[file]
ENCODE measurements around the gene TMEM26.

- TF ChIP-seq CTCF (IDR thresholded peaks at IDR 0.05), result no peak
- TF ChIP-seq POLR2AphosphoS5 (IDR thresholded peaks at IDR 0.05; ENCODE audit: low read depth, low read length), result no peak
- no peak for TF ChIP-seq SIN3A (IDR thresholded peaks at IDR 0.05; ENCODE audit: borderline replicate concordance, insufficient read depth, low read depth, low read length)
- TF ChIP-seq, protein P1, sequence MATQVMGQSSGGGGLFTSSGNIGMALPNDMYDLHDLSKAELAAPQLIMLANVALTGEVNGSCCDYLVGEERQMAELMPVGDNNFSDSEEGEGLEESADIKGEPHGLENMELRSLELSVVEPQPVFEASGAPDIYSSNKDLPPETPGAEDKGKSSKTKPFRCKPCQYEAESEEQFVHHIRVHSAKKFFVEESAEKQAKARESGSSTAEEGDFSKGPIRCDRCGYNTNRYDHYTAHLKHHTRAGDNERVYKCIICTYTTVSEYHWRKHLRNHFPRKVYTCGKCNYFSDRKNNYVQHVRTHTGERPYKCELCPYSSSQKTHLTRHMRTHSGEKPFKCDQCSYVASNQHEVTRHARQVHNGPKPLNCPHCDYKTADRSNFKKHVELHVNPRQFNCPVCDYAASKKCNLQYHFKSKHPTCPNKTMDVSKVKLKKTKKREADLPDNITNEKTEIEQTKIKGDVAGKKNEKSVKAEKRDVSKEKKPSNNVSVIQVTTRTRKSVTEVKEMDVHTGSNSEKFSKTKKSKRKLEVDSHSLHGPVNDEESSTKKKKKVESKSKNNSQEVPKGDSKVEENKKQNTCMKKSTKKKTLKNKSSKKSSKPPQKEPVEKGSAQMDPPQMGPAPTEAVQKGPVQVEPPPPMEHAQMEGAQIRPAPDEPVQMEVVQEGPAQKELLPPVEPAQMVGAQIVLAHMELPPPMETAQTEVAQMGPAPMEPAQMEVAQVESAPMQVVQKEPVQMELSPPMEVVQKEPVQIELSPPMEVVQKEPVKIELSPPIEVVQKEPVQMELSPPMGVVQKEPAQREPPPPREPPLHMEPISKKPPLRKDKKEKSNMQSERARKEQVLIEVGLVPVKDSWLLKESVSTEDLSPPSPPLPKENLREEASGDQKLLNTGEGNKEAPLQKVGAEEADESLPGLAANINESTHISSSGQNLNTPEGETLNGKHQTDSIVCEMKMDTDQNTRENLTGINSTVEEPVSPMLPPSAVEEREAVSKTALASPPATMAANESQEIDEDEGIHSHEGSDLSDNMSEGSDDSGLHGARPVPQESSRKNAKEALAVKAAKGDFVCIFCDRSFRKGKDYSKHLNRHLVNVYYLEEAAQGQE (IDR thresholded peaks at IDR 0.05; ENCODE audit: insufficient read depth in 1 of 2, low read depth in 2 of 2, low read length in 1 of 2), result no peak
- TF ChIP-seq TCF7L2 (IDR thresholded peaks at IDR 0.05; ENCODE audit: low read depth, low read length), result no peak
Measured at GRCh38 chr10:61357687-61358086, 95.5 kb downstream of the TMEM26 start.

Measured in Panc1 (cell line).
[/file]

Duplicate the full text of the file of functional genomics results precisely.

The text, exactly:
ENCODE measurements around the gene TMEM26.

- TF ChIP-seq CTCF (IDR thresholded peaks at IDR 0.05), result no peak
- TF ChIP-seq POLR2AphosphoS5 (IDR thresholded peaks at IDR 0.05; ENCODE audit: low read depth, low read length), result no peak
- no peak for TF ChIP-seq SIN3A (IDR thresholded peaks at IDR 0.05; ENCODE audit: borderline replicate concordance, insufficient read depth, low read depth, low read length)
- TF ChIP-seq, protein P1, sequence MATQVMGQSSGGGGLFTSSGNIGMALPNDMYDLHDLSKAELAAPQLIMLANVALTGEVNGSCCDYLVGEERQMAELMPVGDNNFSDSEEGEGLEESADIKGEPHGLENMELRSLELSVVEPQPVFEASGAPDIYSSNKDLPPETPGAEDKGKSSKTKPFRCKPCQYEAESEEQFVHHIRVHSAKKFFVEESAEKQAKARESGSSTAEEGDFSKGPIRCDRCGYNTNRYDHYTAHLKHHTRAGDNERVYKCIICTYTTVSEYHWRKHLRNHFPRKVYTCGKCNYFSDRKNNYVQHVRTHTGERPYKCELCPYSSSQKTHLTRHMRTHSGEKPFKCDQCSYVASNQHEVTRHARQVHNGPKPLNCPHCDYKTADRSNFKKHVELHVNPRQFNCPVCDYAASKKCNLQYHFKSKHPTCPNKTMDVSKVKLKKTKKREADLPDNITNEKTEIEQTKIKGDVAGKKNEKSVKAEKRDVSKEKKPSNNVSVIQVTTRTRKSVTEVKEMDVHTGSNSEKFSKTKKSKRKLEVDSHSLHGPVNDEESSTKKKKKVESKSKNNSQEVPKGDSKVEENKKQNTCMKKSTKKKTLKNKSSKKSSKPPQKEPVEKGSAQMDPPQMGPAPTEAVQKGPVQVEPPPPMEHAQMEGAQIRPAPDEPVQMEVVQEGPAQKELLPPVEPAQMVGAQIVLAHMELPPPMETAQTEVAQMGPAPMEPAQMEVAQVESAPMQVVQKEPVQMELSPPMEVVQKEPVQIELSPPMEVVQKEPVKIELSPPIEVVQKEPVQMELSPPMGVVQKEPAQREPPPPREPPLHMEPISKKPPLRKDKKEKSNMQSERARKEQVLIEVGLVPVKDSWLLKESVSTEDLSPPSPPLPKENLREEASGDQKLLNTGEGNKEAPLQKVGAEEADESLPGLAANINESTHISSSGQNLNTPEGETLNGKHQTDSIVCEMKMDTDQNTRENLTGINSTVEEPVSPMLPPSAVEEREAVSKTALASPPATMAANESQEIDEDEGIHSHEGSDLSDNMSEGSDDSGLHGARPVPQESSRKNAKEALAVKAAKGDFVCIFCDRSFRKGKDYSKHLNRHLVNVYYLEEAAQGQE (IDR thresholded peaks at IDR 0.05; ENCODE audit: insufficient read depth in 1 of 2, low read depth in 2 of 2, low read length in 1 of 2), result no peak
- TF ChIP-seq TCF7L2 (IDR thresholded peaks at IDR 0.05; ENCODE audit: low read depth, low read length), result no peak
Measured at GRCh38 chr10:61357687-61358086, 95.5 kb downstream of the TMEM26 start.

Measured in Panc1 (cell line).